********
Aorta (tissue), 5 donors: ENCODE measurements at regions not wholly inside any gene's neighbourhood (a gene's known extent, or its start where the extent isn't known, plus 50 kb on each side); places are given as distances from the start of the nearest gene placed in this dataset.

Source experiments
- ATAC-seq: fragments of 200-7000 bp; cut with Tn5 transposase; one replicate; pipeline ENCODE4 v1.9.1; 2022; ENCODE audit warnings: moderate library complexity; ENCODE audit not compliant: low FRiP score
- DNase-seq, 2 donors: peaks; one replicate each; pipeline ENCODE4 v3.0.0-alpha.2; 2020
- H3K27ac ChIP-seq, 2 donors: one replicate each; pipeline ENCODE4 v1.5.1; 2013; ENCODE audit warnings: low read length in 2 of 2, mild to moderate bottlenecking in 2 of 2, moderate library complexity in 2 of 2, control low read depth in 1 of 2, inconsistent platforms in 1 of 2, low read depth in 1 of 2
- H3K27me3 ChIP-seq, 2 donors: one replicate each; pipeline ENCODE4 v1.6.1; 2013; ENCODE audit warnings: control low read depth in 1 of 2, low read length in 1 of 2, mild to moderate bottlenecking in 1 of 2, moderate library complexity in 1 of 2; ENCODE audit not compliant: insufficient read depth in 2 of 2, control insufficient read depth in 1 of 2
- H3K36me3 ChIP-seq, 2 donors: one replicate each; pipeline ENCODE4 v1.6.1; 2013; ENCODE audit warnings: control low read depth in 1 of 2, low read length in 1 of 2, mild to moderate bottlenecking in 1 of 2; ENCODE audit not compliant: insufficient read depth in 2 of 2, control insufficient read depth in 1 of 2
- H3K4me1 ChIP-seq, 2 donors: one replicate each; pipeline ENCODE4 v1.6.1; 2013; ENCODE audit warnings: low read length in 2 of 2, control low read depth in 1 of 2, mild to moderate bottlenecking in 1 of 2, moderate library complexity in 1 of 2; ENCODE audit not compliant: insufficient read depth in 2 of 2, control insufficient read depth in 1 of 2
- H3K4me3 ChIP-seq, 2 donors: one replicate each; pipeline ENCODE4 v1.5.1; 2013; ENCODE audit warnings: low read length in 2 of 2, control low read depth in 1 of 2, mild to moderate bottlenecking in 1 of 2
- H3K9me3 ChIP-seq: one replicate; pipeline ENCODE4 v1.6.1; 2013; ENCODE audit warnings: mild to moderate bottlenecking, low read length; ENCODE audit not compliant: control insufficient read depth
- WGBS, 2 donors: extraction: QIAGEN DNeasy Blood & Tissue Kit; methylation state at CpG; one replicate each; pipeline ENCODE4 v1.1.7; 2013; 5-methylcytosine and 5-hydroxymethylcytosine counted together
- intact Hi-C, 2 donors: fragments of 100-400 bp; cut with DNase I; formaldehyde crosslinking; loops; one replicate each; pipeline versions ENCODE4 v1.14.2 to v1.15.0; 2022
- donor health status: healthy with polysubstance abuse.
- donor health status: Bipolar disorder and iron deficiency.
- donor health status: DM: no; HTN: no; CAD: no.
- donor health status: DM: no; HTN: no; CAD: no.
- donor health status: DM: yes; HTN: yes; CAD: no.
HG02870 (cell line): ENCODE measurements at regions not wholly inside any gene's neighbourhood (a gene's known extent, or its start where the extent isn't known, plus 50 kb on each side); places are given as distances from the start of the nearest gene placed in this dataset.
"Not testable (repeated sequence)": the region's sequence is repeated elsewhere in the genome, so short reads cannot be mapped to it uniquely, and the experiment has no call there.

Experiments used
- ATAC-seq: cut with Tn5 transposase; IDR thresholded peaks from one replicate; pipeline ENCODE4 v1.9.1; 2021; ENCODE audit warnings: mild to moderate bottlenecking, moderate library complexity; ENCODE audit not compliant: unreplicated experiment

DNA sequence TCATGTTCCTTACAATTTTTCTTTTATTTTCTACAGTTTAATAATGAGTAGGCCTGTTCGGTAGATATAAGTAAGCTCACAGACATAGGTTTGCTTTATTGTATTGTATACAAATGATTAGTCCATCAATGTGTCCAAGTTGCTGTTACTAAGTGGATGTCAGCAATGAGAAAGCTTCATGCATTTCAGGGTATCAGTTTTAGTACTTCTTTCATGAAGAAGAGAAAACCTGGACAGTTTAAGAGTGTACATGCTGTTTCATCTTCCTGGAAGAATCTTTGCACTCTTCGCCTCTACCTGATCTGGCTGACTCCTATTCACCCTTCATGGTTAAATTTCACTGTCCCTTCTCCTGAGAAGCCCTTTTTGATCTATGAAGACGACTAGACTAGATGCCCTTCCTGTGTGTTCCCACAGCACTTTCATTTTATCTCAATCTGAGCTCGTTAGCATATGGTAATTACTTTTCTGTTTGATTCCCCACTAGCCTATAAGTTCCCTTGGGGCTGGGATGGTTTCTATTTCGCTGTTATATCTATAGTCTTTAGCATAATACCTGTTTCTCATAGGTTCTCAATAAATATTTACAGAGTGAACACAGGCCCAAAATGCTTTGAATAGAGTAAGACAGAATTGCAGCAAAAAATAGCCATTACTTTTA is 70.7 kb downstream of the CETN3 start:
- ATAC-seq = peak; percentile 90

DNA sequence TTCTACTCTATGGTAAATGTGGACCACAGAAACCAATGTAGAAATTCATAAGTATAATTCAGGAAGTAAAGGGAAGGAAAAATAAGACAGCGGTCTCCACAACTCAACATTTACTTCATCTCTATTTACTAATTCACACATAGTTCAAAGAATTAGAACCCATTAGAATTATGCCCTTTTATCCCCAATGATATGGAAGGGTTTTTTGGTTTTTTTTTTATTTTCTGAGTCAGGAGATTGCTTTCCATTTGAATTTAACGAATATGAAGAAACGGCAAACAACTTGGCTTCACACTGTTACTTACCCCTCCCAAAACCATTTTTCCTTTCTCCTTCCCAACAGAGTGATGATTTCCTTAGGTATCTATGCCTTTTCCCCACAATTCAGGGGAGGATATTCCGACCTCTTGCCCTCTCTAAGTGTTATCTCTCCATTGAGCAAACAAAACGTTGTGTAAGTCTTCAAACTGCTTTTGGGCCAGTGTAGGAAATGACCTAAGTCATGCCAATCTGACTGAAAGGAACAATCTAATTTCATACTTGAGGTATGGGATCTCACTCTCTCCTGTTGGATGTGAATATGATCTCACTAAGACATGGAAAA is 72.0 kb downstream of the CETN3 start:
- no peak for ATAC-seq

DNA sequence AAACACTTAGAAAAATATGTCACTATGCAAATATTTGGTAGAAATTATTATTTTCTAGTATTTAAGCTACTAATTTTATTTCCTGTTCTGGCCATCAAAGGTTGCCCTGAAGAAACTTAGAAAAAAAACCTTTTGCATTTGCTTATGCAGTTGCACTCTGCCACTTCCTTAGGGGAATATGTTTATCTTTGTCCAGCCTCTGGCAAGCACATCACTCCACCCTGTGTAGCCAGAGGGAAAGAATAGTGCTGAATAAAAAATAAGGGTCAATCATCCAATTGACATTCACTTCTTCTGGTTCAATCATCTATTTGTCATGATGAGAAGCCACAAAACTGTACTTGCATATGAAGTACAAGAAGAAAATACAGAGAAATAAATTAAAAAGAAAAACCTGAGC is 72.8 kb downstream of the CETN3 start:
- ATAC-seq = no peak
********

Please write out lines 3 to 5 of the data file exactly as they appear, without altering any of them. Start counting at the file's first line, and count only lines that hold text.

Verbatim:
- ATAC-seq: fragments of 200-7000 bp; cut with Tn5 transposase; one replicate; pipeline ENCODE4 v1.9.1; 2022; ENCODE audit warnings: moderate library complexity; ENCODE audit not compliant: low FRiP score
- DNase-seq, 2 donors: peaks; one replicate each; pipeline ENCODE4 v3.0.0-alpha.2; 2020
- H3K27ac ChIP-seq, 2 donors: one replicate each; pipeline ENCODE4 v1.5.1; 2013; ENCODE audit warnings: low read length in 2 of 2, mild to moderate bottlenecking in 2 of 2, moderate library complexity in 2 of 2, control low read depth in 1 of 2, inconsistent platforms in 1 of 2, low read depth in 1 of 2